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Tax Court rejects claimed deduction for management fees

The U.S. Tax Court recently agreed with the Internal Revenue Service that management fees a corporation paid to its three shareholders over a three-year period were not deductible since none of the fees were paid “purely for services” and the petitioner failed to show the fees were “ordinary, necessary, and reasonable.”

Prince Estate and IRS Embroiled in Fierce IP Valuation Dispute

Back in January, BVWire ran a news item on a recent article from the Star Tribune. The article states that the executor of the estate of Prince, the late world-famous rock star, and the Internal Revenue Service are currently locked in a fierce estate and gift tax dispute. The IRS argues the executor has seriously undervalued the estate, and the executors claim the IRS’ calculations “are riddled with errors.”

Tax Court Allows for ‘Slight’ Discount for Lack of Control for Majority Interests in Real Estate Holding Companies

In a gift and estate tax dispute, the estate and Internal Revenue Service agreed to apply discounts for lack of control and marketability to the majority interests in a number of real estate holding companies. The U.S. Tax Court noted that, in prior decisions, the court found no discount for lack of control applied. However, given the parties’ agreement, here, the court said it would apply a “slight” or “low” discount.

Estate of Warne v. Commissioner

In a gift and estate tax dispute, the estate and Internal Revenue Service agreed to apply discounts for lack of control and marketability to the majority interests in a number of real estate holding companies. The U.S. Tax Court noted that, in prior decisions, the court found no discount for lack of control applied. However, given the parties’ agreement, here, the court said it would apply a “slight” or “low” discount.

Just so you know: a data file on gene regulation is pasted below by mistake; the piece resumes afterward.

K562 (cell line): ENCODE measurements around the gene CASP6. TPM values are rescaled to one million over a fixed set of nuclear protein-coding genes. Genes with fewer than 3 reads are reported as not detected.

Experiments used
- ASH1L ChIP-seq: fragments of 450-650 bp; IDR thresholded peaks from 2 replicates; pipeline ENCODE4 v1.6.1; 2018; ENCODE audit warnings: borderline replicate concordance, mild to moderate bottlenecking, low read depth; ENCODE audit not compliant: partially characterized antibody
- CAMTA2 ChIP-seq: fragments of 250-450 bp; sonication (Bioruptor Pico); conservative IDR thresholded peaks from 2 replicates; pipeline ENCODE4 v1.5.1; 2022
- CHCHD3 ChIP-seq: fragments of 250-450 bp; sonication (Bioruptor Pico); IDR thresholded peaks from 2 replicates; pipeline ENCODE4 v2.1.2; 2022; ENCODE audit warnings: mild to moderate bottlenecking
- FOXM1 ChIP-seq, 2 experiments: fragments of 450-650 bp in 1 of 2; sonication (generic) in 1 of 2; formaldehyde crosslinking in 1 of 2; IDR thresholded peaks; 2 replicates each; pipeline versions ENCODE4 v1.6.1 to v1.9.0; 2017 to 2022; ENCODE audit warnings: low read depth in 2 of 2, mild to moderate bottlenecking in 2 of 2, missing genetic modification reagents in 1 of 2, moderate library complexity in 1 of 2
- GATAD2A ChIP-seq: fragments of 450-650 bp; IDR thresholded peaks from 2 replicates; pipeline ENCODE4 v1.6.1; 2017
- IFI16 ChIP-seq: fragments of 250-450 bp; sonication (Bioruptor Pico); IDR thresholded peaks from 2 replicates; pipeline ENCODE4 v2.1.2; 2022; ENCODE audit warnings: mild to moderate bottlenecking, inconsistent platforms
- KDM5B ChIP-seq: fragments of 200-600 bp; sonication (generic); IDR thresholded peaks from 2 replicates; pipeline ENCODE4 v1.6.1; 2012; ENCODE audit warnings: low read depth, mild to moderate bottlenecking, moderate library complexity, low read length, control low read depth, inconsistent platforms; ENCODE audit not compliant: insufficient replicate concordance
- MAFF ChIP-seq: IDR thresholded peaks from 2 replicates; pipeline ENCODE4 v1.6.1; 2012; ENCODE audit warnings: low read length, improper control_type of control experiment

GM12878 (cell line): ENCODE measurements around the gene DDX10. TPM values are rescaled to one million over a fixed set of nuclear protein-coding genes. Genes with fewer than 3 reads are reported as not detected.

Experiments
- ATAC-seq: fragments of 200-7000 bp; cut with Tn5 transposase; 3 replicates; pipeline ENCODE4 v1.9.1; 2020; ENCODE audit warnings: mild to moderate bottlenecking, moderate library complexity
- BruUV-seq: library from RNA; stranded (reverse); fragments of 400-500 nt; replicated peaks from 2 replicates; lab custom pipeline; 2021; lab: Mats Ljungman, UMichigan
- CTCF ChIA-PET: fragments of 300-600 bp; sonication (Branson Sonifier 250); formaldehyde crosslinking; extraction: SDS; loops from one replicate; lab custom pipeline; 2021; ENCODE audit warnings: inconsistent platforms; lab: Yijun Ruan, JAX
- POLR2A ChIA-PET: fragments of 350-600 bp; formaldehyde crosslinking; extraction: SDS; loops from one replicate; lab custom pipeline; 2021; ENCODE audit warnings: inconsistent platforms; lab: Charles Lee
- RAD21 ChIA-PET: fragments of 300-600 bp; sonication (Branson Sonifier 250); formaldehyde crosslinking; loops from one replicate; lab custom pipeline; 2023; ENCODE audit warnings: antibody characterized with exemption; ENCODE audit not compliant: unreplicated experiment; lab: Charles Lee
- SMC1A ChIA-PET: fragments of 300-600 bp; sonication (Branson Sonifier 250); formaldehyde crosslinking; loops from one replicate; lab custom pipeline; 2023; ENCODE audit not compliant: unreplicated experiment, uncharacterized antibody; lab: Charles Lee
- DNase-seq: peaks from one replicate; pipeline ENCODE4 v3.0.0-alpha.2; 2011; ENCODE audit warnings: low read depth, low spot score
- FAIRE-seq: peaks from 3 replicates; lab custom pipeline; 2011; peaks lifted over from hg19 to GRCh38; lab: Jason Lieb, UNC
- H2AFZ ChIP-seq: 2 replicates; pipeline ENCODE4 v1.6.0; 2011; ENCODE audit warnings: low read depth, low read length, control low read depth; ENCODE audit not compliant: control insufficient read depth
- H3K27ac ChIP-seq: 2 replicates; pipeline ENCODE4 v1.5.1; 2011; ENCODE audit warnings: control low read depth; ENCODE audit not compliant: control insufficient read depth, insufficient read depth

Tax Court Rejects Claimed Deduction for Management Fees

The U.S. Tax Court recently agreed with the Internal Revenue Service that management fees a corporation paid to its three shareholders over a three-year period were not deductible since none of the fees were paid “purely for services” and the petitioner failed to show the fees were “ordinary, necessary, and reasonable.” Rather, they represented disguised distributions, the court found.

Aspro, Inc. v Commissioner

The U.S. Tax Court recently agreed with the Internal Revenue Service that management fees a corporation paid to its three shareholders over a three-year period were not deductible since none of the fees were paid “purely for services” and the petitioner failed to show the fees were “ordinary, necessary, and reasonable.” Rather, they represented disguised distributions, the court found.

Prince estate and IRS embroiled in fierce valuation dispute

A recent article in the Star Tribune says the executor of the estate of Prince, the late world-famous rock star, and the Internal Revenue Service are currently locked in a fierce estate and gift tax dispute.

Letter to the Editor: Commentary on Recent Statements by the IRS Regarding the Change to Appraisal Reviews

Former IRS manager Michael Gregory comments on recent statements from the IRS and ASA concerning a key issue with appraisal reviews prior to imposing a civil money penalty for valuation misstatements under IRC Section 6695A.

In tax refund case, expert identifies only viable method to value stock in ‘severely distressed’ private company

The taxpayer sued the federal government for a refund, arguing she had overpaid income taxes on stock she had received as part of settling a lawsuit against her former employer.

Coca-Cola Co. v. Comm'r

Coca-Cola had been applying a transfer pricing method called the 10-50-50 since it entered into a closing agreement with the IRS in 198, covering the years 1987 to 1995. Coca-Cola had consistently followed that transfer pricing method; the IRS had audited Coca-Cola annually and “signed off” on that transfer pricing method for over a decade. Upon examination of Coca-Cola’s tax returns for 2007 to 2009, the IRS determined that Coca-Cola’s transfer pricing methodology did not reflect arm’s-length norms because it overcompensated the supply point and undercompensated Coca-Cola. The IRS reallocated income between Coca-Cola and its supply points employing the comparable profits method (CPM) pursuant to Reg. Sec. 1.482-5. The IRS increased Coca-Cola’s taxable income by over $9 billion assessing over $3 billion in additional taxes!

2020’s Most Important Transfer Pricing Case—Coca-Cola